Black Ferns take aim at inaugural WXV1 title in World Cup final rematch

The Black Ferns face England in a repeat of their impressive performance in last year’s rugby world final.
Photo: Andrew Cornaga /

There is no time to reflect on World Cup glory but a year of growth has put the Blacks Ferns in good shape as they prepare to take on England.

Saturday’s WXV1 clash in Auckland is a replay of last year’s epic World Cup final in the same city.

Co-captain Ruahei Demant said that England are as terrible as they were a year ago but the Ferns have made great progress since then.

“We didn’t look back to when we played them last year, I think the only thing we focused on was that they were a quality side then and they’re still a quality side now . the question, how can we as individuals and as a team be in the best possible position to deal with what they have to do with us.”

Demant said in their second year as professionals, the Ferns are stronger, fitter and faster.

“I think our biggest area of ​​progress has been our ability to be conditioned for professional sport, there has been no progress in growth, even better staff resources and the hard work Bunts has done (coach Allan Bunting) to ensure that the coaches and trainers. the support team is an added value throughout the players.”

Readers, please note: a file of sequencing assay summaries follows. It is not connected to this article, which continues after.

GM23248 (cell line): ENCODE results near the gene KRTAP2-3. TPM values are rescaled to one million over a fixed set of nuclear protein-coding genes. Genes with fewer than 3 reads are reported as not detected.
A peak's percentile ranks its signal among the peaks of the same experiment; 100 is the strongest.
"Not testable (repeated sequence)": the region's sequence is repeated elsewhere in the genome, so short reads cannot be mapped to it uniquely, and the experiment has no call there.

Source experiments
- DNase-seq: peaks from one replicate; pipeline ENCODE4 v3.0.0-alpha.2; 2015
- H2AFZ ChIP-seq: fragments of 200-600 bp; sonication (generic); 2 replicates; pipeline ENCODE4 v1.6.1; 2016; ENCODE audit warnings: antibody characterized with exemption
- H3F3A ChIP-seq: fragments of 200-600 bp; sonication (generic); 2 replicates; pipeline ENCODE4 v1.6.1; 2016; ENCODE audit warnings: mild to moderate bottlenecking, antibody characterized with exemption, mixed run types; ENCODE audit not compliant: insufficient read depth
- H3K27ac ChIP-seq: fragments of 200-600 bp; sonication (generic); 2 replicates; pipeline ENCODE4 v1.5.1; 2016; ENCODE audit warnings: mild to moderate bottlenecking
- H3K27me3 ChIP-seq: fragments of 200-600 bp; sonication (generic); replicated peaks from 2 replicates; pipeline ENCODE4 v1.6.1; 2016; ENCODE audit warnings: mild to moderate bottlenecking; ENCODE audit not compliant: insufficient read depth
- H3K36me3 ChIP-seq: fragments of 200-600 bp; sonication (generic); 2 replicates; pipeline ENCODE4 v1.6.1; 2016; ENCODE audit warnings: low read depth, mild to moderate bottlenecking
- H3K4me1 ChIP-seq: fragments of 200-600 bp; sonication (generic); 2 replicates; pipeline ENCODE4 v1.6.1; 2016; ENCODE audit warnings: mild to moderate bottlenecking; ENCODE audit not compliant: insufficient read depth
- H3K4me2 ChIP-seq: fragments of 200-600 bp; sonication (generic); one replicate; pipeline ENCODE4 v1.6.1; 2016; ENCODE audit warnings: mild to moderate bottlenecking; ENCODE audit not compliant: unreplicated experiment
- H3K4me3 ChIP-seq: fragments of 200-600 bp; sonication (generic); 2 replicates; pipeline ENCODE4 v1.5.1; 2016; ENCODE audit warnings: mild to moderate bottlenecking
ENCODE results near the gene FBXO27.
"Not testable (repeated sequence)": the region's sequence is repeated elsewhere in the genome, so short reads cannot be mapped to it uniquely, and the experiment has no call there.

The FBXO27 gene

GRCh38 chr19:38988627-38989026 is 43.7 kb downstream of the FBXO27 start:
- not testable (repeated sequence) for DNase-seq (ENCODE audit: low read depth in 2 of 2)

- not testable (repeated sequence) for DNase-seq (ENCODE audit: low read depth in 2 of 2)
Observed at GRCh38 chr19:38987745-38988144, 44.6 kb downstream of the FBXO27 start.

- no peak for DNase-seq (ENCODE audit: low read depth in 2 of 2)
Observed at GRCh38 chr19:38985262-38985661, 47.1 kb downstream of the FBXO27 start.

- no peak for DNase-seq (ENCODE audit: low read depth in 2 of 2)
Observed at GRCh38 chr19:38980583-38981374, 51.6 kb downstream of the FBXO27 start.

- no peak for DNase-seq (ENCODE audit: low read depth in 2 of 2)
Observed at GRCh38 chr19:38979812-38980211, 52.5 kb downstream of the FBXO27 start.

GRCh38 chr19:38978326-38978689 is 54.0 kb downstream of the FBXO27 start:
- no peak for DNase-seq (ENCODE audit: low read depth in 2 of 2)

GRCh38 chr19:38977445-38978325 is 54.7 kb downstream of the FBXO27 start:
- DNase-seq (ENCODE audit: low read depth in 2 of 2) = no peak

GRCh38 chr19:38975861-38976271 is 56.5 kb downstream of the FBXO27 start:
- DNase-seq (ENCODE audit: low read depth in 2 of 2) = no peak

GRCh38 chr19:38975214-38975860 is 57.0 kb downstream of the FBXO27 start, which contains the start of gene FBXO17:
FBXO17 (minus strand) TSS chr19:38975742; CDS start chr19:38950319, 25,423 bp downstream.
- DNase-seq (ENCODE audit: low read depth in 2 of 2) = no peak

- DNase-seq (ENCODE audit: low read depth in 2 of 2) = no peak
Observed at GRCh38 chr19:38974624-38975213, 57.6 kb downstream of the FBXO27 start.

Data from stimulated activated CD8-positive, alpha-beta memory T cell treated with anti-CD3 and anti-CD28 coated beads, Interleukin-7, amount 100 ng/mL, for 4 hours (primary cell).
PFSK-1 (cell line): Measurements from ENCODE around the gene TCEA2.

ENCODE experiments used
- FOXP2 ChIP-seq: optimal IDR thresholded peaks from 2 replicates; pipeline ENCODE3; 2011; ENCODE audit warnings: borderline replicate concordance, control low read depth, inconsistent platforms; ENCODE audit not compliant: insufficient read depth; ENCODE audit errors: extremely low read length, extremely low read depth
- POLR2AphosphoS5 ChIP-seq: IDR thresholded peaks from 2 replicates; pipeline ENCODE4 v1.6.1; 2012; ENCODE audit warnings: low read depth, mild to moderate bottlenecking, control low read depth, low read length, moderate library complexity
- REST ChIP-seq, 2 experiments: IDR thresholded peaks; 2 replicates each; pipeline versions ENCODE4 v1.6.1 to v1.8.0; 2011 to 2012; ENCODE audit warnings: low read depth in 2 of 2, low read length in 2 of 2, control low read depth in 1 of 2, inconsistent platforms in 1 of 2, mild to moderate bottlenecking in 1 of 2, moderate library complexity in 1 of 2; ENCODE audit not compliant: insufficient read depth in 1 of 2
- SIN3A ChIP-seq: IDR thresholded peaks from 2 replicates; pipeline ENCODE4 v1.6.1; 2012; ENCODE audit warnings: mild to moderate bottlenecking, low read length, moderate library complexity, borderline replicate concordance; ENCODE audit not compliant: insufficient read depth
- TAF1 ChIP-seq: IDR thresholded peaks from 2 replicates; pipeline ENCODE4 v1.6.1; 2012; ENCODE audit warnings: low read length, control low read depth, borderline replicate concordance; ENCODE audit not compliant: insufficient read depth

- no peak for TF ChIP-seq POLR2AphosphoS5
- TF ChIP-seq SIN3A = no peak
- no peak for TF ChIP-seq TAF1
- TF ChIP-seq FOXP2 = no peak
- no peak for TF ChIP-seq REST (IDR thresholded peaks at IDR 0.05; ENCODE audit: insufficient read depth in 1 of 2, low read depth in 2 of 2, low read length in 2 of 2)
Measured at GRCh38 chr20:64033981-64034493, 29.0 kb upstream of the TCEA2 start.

She said there is a strong sense of continuity within the squad.

“There’s a lot of intent when we review footage and attend meetings, I think in some ways it kind of stinks that it’s our last game of the season because I wish we had more opportunities to continue continue to build and grow.”

Black Fern Renee Holmes tackles during the Rugby World Cup final against England.

The Black Ferns pipped England in an absolute thriller in last year’s Rugby World Cup final.
Photo: Andrew Cornaga /

The Blacks will clinch their first WXV1 title if they win and deny England a bonus point.

With four teams still in contention for the crown, Ferns hurler Georgia Ponsonby said they will be looking to get their chance with ball in hand.

“The pressure was put on us to finish those plays and we have to continue to be disciplined, know when to go for them but also have confidence in ourselves, pull the trigger and keep playing with freedom when the time is right. “

She said during the tournament, the side has more clarity on when to apply dazzle razzle.

“We’re starting to learn from our plays and our understanding of when we hold on, when to unload and when we need to go hard into the carry.”

Of course the main weapon for the English is the rolling ball, from which they scored four tries against Canada last weekend.

“It’s no secret what we think they’ll do 10 meters out from the tryline, but I think the skills and structure are there to stop that,” said Ponsonby.

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